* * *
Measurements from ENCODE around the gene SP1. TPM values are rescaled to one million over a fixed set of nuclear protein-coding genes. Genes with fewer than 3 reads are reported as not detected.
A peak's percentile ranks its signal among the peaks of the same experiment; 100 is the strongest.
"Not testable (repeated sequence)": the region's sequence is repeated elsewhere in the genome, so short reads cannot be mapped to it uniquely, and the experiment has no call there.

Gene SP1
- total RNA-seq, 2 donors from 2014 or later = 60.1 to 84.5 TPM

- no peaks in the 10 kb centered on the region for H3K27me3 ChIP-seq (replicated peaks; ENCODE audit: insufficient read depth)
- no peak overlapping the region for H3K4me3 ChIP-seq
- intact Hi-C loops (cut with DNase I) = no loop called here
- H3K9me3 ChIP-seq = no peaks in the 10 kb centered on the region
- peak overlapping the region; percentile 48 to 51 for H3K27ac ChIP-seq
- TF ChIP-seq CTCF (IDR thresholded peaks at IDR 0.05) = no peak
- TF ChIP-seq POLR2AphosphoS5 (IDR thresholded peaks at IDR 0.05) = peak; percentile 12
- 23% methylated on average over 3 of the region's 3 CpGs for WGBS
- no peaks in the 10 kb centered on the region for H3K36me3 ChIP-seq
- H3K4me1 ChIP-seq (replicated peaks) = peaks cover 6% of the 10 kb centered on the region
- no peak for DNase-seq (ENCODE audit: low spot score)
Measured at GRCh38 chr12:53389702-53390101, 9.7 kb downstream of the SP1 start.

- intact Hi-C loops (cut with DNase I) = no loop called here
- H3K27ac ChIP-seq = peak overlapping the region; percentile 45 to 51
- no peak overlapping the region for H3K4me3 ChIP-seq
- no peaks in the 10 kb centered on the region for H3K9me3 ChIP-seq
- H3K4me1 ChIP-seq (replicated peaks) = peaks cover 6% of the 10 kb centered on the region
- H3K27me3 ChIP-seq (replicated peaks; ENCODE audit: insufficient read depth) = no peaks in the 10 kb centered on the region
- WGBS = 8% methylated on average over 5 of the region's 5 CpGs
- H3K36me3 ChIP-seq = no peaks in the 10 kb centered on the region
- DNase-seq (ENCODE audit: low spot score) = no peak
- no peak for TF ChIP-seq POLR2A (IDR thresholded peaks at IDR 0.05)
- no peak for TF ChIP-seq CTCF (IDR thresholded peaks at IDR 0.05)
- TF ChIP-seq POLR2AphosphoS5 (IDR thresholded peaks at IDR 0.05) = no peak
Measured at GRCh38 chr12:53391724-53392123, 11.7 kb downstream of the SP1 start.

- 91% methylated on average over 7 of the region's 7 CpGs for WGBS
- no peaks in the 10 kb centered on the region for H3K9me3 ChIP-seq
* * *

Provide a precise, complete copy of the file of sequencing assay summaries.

Measurements from ENCODE around the gene SP1. TPM values are rescaled to one million over a fixed set of nuclear protein-coding genes. Genes with fewer than 3 reads are reported as not detected.
A peak's percentile ranks its signal among the peaks of the same experiment; 100 is the strongest.
"Not testable (repeated sequence)": the region's sequence is repeated elsewhere in the genome, so short reads cannot be mapped to it uniquely, and the experiment has no call there.

Gene SP1
- total RNA-seq, 2 donors from 2014 or later = 60.1 to 84.5 TPM

- no peaks in the 10 kb centered on the region for H3K27me3 ChIP-seq (replicated peaks; ENCODE audit: insufficient read depth)
- no peak overlapping the region for H3K4me3 ChIP-seq
- intact Hi-C loops (cut with DNase I) = no loop called here
- H3K9me3 ChIP-seq = no peaks in the 10 kb centered on the region
- peak overlapping the region; percentile 48 to 51 for H3K27ac ChIP-seq
- TF ChIP-seq CTCF (IDR thresholded peaks at IDR 0.05) = no peak
- TF ChIP-seq POLR2AphosphoS5 (IDR thresholded peaks at IDR 0.05) = peak; percentile 12
- 23% methylated on average over 3 of the region's 3 CpGs for WGBS
- no peaks in the 10 kb centered on the region for H3K36me3 ChIP-seq
- H3K4me1 ChIP-seq (replicated peaks) = peaks cover 6% of the 10 kb centered on the region
- no peak for DNase-seq (ENCODE audit: low spot score)
Measured at GRCh38 chr12:53389702-53390101, 9.7 kb downstream of the SP1 start.

- intact Hi-C loops (cut with DNase I) = no loop called here
- H3K27ac ChIP-seq = peak overlapping the region; percentile 45 to 51
- no peak overlapping the region for H3K4me3 ChIP-seq
- no peaks in the 10 kb centered on the region for H3K9me3 ChIP-seq
- H3K4me1 ChIP-seq (replicated peaks) = peaks cover 6% of the 10 kb centered on the region
- H3K27me3 ChIP-seq (replicated peaks; ENCODE audit: insufficient read depth) = no peaks in the 10 kb centered on the region
- WGBS = 8% methylated on average over 5 of the region's 5 CpGs
- H3K36me3 ChIP-seq = no peaks in the 10 kb centered on the region
- DNase-seq (ENCODE audit: low spot score) = no peak
- no peak for TF ChIP-seq POLR2A (IDR thresholded peaks at IDR 0.05)
- no peak for TF ChIP-seq CTCF (IDR thresholded peaks at IDR 0.05)
- TF ChIP-seq POLR2AphosphoS5 (IDR thresholded peaks at IDR 0.05) = no peak
Measured at GRCh38 chr12:53391724-53392123, 11.7 kb downstream of the SP1 start.

- 91% methylated on average over 7 of the region's 7 CpGs for WGBS
- no peaks in the 10 kb centered on the region for H3K9me3 ChIP-seq